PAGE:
is the title of the current, winter issue of the truly essential publication Rethinking Schools. As important as issues like excessive testing and privatization are to the future of American public schools, how we aree allowing them to increasingly serve as feeders for our criminal justice system is equally important. The editors of this essential publication are to be commended for the focus they bring to the topic, which is why I am devoting this posting to the current edition.
Before I do anything else, let me urge you to consider subscribing as one way of supporting the important work Rethinking Schools does, and/or perhaps making a contribution to help the sustaining this kind of important journalism in education.
As the editors make clear in their introductory editorial, Stop the School-to-Prison Pipeline this is a matter of equal justice and civil rights, as they pose the question
What if many of our students—particularly our African American, Latina/o, Native American, and Southeast Asian children—are being channeled toward prison and a lifetime of second-class status?
Before I explore further, let me list the relevant parts of this issue:
Schools and the New Jim Crow, an interview with Michelle Alexander, author of The New Jim Crow: Mass Incarceration in the Age of Colorblindness
Arresting Development, on zero tolerance and the criminalization of children, written by Annette Fuentes, author of Lockdown High: When Schoolhouse Becomes a Jailhouse
The Classroom-to-Prison Pipeline by Linda Christensen, an editor of the magazine who describes a relevant classroom experience
Haniyah's Story, an autobiographical essay by a 17-year-old who describes the impact of having a parent behind bars
Teaching Haniyah, where Jody Sokolower addresses the key question of how teachers can support students with incarcerated parents, siblings, and other relatives
Chicago's Peace Warriors, about a high school in high-violence neighborhood which tries non-violence a la Martin Luther King Jr. and Restorative Justice rather than more security and punishment
Teaching the Prison Industrial Complex, in which a groups of seniors who are at an alternative school after being expelled choose to study the prison system
Please keep reading.
If you read nothing else from this issue except the editorial, you may well be enraged at what is happening in our nation. Many here are aware of the explosion of incarceration in the United States, with the number locked up having exploded from about 325,000 in 1970 to well over 2 million today (2,292,133 at the end of 2009 according to the Bureau of Justice statistics). In the same period our population has gone from just over 203 million to just under 309 million. While our population has increased 67% our incarcerated population has increased by over 660%. Stop and read that again. Our incarceration rate has increased at ten times the rate of increase in our population. As the editors note,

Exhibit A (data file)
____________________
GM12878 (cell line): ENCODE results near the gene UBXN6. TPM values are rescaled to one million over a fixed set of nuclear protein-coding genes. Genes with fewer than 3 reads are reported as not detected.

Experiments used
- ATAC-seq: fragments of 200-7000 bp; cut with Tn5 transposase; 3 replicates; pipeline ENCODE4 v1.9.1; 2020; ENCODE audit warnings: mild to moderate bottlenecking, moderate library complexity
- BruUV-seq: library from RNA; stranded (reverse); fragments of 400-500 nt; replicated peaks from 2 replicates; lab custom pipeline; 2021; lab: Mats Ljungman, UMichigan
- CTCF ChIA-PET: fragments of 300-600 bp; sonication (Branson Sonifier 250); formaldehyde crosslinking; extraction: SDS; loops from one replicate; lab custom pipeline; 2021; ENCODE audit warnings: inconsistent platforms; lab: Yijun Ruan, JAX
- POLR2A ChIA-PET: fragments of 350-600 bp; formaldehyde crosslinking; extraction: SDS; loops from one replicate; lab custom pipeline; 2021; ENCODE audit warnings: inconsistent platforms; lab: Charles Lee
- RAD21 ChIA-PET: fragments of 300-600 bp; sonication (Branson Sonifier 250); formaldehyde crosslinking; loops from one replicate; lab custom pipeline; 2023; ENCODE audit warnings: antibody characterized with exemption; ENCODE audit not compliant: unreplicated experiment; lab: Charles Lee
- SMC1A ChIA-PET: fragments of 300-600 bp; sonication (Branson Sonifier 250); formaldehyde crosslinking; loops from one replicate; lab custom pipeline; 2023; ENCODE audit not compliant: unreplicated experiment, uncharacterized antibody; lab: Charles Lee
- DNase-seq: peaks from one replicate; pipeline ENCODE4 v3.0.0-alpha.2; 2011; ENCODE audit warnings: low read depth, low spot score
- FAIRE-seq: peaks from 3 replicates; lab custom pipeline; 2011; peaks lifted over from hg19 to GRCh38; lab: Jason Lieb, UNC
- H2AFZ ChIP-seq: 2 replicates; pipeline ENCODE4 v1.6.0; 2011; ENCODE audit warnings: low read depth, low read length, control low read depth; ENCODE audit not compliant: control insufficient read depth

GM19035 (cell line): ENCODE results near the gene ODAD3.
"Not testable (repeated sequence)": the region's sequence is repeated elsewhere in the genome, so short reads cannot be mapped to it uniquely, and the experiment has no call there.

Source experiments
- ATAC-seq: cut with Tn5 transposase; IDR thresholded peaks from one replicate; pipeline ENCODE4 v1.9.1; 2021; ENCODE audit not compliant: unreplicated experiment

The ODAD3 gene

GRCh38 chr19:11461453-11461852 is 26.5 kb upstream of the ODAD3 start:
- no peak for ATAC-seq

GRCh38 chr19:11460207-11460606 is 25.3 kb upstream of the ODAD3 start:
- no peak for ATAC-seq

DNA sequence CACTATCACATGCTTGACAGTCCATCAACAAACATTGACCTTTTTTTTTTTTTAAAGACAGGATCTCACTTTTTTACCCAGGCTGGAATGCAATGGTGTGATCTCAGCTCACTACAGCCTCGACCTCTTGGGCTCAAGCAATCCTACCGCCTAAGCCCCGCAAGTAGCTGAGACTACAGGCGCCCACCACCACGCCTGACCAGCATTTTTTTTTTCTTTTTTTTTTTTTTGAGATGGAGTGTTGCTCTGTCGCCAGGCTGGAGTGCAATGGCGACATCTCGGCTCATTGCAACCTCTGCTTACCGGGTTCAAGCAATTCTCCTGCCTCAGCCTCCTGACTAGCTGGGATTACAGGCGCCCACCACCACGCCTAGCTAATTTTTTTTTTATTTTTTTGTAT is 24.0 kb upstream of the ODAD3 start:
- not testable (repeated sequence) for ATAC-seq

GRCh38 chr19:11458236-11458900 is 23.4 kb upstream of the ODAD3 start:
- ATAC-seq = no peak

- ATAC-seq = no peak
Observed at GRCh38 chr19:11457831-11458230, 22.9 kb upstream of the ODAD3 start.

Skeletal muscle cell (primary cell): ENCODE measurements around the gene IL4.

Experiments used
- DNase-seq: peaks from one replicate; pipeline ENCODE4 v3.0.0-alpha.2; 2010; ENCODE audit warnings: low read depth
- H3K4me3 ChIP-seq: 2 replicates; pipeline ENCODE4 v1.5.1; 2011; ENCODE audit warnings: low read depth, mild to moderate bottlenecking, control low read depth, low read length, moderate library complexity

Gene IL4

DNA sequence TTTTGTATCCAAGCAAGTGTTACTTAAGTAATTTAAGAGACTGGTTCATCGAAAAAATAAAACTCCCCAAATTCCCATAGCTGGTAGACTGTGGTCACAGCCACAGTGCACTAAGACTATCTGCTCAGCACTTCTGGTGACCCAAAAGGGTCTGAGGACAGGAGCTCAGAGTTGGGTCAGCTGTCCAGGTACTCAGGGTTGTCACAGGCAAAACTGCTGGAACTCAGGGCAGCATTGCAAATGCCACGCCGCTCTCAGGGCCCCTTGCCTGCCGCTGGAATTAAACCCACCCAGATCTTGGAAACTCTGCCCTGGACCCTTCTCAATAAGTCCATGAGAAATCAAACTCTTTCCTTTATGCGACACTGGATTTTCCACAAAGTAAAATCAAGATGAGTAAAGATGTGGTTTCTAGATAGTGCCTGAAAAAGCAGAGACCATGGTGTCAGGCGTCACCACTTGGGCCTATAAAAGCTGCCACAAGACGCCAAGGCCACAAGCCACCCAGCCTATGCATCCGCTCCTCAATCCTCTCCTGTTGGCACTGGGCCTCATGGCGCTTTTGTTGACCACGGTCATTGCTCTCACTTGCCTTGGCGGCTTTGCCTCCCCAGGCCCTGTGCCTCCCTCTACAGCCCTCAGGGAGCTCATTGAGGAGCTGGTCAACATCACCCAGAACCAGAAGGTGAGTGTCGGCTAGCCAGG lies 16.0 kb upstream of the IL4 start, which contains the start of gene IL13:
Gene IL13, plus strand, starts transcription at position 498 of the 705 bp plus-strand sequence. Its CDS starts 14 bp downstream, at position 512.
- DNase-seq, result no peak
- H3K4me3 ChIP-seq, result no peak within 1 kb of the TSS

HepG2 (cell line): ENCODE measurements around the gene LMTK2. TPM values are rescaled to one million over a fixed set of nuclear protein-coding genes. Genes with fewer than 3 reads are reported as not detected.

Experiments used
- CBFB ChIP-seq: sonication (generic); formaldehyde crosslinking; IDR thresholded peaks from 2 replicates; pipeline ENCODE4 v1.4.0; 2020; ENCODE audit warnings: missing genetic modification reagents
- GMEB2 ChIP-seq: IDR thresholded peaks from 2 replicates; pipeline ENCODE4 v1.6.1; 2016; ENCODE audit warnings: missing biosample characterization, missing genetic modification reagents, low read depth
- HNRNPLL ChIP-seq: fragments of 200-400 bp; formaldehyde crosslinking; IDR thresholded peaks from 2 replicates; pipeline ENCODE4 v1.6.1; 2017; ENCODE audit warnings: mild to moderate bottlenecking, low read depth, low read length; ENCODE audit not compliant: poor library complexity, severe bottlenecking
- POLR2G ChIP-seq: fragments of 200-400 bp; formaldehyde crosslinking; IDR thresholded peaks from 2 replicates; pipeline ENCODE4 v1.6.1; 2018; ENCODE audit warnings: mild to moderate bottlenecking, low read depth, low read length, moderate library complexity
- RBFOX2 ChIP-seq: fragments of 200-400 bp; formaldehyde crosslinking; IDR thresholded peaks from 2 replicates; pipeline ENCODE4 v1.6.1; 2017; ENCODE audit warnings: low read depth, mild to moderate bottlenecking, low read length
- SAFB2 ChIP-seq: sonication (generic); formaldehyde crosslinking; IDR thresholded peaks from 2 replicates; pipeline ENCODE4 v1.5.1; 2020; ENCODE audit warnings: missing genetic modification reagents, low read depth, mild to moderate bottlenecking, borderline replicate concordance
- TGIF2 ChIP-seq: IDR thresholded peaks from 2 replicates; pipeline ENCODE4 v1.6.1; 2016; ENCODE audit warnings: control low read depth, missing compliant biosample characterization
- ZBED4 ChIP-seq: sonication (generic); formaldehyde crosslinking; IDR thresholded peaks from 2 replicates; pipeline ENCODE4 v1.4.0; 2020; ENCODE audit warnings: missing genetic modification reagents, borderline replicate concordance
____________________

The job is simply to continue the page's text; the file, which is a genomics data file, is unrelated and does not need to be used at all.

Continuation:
this is a phenomenon that cannot be explained by crime rates or drug use. According to Human Rights Watch (Punishment and Prejudice: Racial Disparities in the War on Drugs, 2000) although whites are more likely to violate drug laws than people of color, in some states black men have been admitted to prison on drug charges at rates 20 to 50 times greater than those of white men. Latina/os, Native Americans, and other people of color are also imprisoned at rates far higher than their representation in the population. Once released, former prisoners are caught in a web of laws and regulations that make it difficult or impossible to secure jobs, education, housing, and public assistance—and often to vote or serve on juries. Alexander calls this permanent second-class citizenship a new form of segregation.
The impact of mass incarceration is devastating for children and youth. More than 7 million children have a family member incarcerated, on probation, or on parole. Many of these children live with enormous stress, emotional pain, and uncertainty.
To provide further context to what this means, Jody Sokolower, in her piece on the interview with Michelle Alexander, offers the following:
What is most striking about these numbers is the racial dimension. The United States imprisons a larger percentage of its black population than South Africa did at the height of apartheid. In Washington, DC, for example, it is estimated that 75 percent of young black men can expect to serve time in prison.
Alexander offers powerful words of the impact of the mass and increased incarceration rates. Families are broken, impacted by shame. Often those imprisoned are cut off from family, because they are locked up hundreds or even thousands of miles away, making visitation almost impossible. The most severe impact is upon the children, as Alexander notes:
But also, for these children, their life chances are greatly diminished. They are more likely to be raised in severe poverty; their parents are unlikely to be able to find work or housing and are often ineligible even for food stamps.
For children, the era of mass incarceration has meant a tremendous amount of family separation, broken homes, poverty, and a far, far greater level of hopelessness as they see so many of their loved ones cycling in and out of prison. Children who have incarcerated parents are far more likely themselves to be incarcerated.